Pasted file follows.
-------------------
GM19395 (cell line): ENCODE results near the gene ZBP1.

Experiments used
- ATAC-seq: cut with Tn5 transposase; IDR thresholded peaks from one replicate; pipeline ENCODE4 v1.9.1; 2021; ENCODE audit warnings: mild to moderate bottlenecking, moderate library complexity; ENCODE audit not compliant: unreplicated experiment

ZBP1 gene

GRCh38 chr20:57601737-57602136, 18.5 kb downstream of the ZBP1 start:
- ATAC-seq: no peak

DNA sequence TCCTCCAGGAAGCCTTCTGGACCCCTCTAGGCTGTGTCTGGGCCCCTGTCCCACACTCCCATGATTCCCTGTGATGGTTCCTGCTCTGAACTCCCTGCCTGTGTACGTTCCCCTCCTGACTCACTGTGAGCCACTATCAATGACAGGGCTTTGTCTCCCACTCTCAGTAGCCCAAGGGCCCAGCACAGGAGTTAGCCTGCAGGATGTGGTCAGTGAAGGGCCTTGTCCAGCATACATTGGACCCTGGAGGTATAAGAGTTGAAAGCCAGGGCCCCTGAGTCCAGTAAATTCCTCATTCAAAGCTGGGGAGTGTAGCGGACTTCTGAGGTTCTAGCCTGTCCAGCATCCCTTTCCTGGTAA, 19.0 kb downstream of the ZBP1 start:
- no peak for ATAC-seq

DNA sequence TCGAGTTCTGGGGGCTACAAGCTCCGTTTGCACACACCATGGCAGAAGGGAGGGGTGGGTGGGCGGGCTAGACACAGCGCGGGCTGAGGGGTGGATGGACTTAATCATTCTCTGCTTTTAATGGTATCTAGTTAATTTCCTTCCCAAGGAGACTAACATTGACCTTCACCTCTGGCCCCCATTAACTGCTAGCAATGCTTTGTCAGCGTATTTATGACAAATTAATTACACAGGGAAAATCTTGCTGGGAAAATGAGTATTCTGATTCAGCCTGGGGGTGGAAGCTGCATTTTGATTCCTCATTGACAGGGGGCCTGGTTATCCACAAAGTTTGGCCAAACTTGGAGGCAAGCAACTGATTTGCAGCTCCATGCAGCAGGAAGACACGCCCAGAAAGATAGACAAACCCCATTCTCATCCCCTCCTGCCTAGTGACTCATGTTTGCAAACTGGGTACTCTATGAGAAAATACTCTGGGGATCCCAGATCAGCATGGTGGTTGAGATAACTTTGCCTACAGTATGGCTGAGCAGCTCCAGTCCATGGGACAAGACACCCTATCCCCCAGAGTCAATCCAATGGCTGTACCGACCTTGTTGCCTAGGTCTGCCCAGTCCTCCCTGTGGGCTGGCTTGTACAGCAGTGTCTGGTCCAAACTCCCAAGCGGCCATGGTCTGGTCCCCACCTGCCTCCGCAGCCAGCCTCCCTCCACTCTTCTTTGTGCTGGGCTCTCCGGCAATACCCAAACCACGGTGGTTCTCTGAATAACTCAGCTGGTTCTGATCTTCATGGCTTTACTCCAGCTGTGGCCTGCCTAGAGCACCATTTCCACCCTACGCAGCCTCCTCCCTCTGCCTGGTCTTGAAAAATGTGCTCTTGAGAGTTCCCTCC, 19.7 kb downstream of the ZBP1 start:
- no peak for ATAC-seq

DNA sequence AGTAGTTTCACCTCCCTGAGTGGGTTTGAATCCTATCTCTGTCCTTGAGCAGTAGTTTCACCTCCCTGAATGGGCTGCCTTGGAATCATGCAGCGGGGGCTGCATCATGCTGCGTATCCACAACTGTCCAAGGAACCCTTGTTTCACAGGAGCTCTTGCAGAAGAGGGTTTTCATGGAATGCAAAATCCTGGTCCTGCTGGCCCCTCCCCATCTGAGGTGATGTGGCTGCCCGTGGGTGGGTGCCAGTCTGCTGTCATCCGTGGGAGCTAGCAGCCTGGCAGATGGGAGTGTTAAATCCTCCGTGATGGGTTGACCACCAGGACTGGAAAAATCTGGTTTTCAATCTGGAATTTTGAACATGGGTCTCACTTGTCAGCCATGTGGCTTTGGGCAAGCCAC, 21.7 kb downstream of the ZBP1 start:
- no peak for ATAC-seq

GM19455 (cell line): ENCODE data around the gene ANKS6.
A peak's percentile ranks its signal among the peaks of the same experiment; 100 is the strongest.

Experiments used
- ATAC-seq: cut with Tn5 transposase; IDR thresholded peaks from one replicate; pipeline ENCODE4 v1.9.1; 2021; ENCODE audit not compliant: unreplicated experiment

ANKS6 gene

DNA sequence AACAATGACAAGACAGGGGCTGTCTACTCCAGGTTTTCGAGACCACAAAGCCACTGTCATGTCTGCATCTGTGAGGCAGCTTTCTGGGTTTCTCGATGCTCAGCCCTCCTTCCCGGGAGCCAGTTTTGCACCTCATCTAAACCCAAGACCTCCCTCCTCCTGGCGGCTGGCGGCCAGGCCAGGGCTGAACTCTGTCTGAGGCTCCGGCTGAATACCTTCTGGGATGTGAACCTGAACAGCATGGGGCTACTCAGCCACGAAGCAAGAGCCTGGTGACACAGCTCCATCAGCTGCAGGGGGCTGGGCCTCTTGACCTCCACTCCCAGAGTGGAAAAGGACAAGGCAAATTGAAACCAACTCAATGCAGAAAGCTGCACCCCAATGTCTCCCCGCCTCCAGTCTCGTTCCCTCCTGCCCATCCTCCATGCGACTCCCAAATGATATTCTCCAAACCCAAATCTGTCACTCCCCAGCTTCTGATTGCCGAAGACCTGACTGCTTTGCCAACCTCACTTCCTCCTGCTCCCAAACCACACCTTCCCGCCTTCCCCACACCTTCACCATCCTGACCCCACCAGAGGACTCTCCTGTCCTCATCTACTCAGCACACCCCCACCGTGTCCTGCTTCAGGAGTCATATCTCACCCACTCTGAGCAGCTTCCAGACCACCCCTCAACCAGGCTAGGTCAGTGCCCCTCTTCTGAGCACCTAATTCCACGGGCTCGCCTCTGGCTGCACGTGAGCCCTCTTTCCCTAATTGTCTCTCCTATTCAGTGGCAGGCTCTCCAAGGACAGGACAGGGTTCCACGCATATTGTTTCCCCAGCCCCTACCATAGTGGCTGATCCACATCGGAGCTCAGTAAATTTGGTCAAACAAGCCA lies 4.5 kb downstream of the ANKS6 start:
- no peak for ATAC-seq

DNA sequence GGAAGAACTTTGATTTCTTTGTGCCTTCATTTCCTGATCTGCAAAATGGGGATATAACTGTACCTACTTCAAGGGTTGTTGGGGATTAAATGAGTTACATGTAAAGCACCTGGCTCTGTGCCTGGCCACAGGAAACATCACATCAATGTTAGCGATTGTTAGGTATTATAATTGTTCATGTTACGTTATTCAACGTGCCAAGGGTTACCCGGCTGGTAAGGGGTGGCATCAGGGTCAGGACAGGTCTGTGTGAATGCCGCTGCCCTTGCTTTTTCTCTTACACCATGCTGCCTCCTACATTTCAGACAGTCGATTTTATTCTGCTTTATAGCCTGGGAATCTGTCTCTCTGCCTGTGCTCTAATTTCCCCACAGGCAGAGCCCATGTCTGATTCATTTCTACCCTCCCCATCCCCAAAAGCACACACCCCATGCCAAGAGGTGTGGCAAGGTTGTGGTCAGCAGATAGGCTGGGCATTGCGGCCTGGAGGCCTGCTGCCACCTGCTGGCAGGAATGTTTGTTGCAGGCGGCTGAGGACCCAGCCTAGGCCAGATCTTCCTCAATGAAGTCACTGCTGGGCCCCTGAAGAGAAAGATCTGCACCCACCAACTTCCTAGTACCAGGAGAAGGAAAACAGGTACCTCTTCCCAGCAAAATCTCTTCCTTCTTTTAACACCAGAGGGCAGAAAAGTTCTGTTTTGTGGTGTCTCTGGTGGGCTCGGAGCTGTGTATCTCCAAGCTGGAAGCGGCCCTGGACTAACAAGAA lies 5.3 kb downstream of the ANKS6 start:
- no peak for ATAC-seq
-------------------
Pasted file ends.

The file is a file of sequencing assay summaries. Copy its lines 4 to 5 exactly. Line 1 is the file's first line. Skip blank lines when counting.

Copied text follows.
ZBP1 gene

GRCh38 chr20:57601737-57602136, 18.5 kb downstream of the ZBP1 start: